Since I recently wrote an extended, appreciative review of Zak Cope’s book of Third Worldist Marxism Divided World, Divided Class on this blog, some other radical commentators have provided reviews and replies as well. One of these is Don Hamerquist, who wrote what is in essence a review of my review. It can be found on the blog Sketchy Thoughts. Hamerquist’s commentary was critical of my analysis (on which it focuses more than Cope’s), but in a constructive manner, and has thereby given me occasion to restate and clarify some of the positions I have developed in recent times on this medium and elsewhere. Even though I don’t wholly agree, such focused, intelligent criticism as Hamerquist’s is of great value, and it would be foolish to dismiss it out of personal egocentrism or puffery. Continue reading “Convergence and Divergence: A Reply to Comrade Hamerquist”
In the discussions on the question of anti-imperialism versus the necessity of intervention in the wake of the ‘War on Terror’, the gender dimension has been a much undertheorized one. While I am by no means a scholar of gender studies and barely qualified to speak at length on the topic, it has struck me that in the political dynamic around the wars against Iraq and Afghanistan this dynamic presents itself at least in part in the form of a politics of masculinity. This is true, it seems to me, of many of the major participants in the political and military conflict regardless of which ‘side’ they were on, and with an underlying drive not as dissimilar as has often been suggested. I can do no more than to vaguely sketch out my impression of this politics of masculinity, in the hope that some greater specialist can perhaps correct or elaborate upon this hunch. Nonetheless, I think it is a point worth making, because the interaction between gender and the ideology of politics is a potent one and has been throughout history, and it may serve to deflate somewhat the arrogance and pretensions of the different parties concerned with regard to their own significance and motives. Continue reading “The Politics of Masculinity in the Afghan war”
Following a headlong confrontation over the Governor of Wisconsin, the reactionary Scott Walker, and his direct assaults on the public sector unions and their legislative achievements, much of the US left is now abuzz with the resounding failure of the campaign to recall him. In what had been seen as one of the last great revivals of the labor movement in the United States, workers officially and unofficially organized against Walker, even going so far as to occupy the Capitol building and to make the functioning of the Wisconsin legislature impossible. There were massive campaigns for opposition against the anti-union onslaught, and it was seen by many in organized labor as a decisive battle on whether the fight for union rights could be won in America. Laws undermining the public sector unions had already passed without much difficulty in Indiana and Missouri, but were defeated in Ohio. In this way, Wisconsin became something of a battleground, befitting a state which has a reputation for supplying leading politicians of both the left wing and the right wing, relative to American standards. But the Democratic Party took the leadership of the campaign together with the unions, and supplied a weak centrist called Tom Barrett against Walker – a candidate who, as mayor of Milwaukee, failed to even endorse unequivocally the union position, and who had lost the election against Walker in the first place. In the end, Barrett added about 150.000 extra votes, but Walker added 200.000 extra votes, and therefore won by a larger margin than before. For all the union efforts, the Democratic Party nationally put in no real support for the campaign, and President Obama could not be bothered to do more than post a Tweet about it. This despite his pledge, during his own campaigning, that in case of an attack on union organizing he’d “put on a pair of comfortable shoes and join them on the picket line”. Continue reading “Unions and the West: The Scott Walker Affair”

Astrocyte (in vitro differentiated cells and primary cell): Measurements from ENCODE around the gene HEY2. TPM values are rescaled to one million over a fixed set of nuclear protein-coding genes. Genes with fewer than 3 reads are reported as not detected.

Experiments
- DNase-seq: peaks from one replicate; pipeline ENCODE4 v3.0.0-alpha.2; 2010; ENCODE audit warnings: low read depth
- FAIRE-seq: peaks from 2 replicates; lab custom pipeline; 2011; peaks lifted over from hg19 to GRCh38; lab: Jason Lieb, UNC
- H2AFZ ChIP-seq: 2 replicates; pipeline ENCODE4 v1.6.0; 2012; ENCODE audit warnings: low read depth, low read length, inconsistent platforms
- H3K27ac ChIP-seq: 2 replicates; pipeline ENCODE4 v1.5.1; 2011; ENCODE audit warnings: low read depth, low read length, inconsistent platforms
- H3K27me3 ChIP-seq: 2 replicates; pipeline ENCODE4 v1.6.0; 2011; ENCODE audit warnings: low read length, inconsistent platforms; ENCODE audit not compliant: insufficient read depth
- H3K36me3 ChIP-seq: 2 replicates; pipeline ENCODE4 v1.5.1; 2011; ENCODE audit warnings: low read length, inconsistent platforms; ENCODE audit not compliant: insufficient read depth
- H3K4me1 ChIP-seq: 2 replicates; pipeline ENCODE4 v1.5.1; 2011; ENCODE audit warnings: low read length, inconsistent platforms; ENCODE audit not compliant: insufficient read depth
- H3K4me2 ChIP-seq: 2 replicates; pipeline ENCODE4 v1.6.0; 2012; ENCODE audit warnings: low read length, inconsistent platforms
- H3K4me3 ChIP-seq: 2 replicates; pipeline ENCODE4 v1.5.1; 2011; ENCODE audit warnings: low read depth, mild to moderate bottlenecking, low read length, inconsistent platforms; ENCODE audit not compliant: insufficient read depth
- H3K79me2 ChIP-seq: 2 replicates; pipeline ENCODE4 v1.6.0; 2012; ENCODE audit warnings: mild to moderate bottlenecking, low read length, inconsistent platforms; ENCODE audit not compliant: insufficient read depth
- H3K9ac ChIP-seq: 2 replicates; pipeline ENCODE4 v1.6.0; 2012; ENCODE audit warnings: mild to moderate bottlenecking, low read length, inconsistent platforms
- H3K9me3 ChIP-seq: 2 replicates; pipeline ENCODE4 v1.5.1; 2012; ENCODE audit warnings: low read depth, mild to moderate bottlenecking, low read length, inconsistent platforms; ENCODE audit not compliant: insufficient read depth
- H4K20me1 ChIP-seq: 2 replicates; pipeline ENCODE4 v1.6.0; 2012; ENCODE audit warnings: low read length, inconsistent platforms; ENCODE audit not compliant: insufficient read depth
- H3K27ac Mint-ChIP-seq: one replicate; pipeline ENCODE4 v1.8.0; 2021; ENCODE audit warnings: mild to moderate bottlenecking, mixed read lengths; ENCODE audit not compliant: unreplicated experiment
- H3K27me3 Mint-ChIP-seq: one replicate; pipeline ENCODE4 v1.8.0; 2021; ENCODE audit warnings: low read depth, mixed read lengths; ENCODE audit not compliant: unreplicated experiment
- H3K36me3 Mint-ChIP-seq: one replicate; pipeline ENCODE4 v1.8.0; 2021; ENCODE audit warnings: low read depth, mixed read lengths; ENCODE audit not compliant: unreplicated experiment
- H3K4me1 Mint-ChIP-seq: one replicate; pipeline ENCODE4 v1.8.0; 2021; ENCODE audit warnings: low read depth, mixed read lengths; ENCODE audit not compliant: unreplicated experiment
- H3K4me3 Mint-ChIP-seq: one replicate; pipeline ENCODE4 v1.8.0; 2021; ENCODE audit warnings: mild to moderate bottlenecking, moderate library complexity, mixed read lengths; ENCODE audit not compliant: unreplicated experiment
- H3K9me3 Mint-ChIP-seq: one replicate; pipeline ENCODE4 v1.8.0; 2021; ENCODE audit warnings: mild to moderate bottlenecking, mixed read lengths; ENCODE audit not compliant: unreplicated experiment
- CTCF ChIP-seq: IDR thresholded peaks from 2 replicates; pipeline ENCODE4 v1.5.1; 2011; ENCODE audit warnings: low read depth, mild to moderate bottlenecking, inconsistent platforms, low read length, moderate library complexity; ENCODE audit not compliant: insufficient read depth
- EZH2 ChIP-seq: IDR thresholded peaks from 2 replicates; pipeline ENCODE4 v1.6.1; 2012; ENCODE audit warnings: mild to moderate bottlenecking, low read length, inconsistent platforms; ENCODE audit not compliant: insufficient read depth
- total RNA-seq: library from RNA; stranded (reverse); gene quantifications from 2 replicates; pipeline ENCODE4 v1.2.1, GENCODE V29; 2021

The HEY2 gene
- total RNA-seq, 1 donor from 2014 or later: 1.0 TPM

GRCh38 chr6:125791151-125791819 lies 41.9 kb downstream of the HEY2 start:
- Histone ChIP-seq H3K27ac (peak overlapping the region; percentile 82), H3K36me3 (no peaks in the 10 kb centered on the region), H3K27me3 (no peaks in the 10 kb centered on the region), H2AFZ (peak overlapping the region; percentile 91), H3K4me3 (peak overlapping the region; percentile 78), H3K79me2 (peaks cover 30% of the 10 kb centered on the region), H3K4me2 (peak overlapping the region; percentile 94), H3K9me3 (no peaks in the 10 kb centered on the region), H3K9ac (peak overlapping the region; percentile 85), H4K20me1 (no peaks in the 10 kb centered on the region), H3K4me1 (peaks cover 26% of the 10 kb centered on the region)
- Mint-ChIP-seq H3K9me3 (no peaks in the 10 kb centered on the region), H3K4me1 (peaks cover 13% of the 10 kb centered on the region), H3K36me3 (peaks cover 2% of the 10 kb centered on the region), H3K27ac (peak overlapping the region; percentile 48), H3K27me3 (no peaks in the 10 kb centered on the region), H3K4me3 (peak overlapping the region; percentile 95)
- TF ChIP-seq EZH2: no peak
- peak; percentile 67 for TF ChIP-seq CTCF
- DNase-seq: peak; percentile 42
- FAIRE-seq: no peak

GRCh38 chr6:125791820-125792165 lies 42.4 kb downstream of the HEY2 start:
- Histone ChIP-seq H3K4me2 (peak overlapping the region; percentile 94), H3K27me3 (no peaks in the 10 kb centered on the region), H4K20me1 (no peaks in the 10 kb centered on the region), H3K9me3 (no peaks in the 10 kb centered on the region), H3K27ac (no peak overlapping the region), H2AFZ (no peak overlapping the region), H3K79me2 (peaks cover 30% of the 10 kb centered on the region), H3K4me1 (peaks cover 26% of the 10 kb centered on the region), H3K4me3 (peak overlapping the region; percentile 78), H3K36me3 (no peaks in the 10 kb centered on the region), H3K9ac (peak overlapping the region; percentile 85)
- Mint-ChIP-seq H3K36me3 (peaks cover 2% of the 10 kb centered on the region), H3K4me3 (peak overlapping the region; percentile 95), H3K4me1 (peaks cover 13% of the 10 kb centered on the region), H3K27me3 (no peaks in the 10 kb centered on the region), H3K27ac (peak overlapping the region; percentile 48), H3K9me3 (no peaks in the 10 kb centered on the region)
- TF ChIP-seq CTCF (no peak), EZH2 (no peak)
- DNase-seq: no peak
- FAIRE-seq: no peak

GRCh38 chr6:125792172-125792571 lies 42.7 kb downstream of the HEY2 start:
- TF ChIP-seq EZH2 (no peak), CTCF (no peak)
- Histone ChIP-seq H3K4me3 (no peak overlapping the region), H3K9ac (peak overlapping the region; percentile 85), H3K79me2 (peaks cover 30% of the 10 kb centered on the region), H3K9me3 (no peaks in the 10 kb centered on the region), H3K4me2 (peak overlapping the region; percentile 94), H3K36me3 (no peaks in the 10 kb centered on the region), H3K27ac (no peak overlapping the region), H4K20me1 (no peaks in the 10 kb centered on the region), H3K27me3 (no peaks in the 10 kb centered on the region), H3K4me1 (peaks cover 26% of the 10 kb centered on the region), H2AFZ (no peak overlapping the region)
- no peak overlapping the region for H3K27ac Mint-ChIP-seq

It is a well-known quote, almost by now worn to the point of cliché, that “the law, in its majestic equality, forbids the rich as well as the poor to sleep under bridges, to beg in the streets, and to steal bread”.(1) Most people know this to be a true analysis of what the ‘liberty, equality, property and Bentham’ of the liberal order amounts to; but to see this manifest itself in practice is something to which we in the Western world have perhaps become unaccustomed. The salient point is not even so much that the pure equality before the law itself may hide considerable inequalities of class and status, but at least as much that the supposed neutrality and ‘safeguards’ of legal procedure may turn out to result in very different outcomes in similar cases. It is important to note these cases, as they don’t show impurities and imperfections in an otherwise fair system, as the liberals would have it, but show their true significance as the inevitable results of deep structural problems. Continue reading “What Use The Law?”